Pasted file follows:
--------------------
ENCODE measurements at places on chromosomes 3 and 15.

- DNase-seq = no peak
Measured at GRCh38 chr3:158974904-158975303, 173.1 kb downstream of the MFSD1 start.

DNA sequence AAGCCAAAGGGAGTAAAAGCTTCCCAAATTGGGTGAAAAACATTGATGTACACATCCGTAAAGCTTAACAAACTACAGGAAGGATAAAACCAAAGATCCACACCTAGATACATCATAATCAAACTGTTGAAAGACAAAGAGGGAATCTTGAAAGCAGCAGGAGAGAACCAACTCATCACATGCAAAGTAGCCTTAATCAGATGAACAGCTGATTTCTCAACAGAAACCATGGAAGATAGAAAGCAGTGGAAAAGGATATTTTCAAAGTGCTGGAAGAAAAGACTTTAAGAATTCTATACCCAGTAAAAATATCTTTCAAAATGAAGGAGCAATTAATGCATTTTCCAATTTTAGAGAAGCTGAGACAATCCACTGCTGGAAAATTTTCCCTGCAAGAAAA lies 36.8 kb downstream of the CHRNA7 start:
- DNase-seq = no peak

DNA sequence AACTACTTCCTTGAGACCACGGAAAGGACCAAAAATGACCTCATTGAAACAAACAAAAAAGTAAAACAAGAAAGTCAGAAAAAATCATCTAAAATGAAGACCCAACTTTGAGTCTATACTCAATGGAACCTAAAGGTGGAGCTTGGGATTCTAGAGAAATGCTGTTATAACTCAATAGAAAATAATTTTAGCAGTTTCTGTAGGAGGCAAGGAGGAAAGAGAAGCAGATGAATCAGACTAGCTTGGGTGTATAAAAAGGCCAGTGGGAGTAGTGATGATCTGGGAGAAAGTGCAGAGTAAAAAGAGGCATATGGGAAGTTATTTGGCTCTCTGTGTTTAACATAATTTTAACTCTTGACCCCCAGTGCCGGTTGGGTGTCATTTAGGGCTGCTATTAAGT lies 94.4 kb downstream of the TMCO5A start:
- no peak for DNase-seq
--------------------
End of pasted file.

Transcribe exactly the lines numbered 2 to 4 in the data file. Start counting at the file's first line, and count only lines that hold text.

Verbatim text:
- DNase-seq = no peak
Measured at GRCh38 chr3:158974904-158975303, 173.1 kb downstream of the MFSD1 start.

DNA sequence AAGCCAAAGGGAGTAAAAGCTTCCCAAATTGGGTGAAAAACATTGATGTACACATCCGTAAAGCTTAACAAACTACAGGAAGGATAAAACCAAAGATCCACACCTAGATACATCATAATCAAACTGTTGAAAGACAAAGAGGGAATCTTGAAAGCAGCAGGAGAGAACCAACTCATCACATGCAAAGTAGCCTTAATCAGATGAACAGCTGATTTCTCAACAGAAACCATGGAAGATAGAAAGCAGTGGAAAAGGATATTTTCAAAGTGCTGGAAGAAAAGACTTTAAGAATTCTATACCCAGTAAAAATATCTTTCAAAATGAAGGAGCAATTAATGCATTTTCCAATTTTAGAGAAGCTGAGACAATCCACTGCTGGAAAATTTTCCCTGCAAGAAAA lies 36.8 kb downstream of the CHRNA7 start: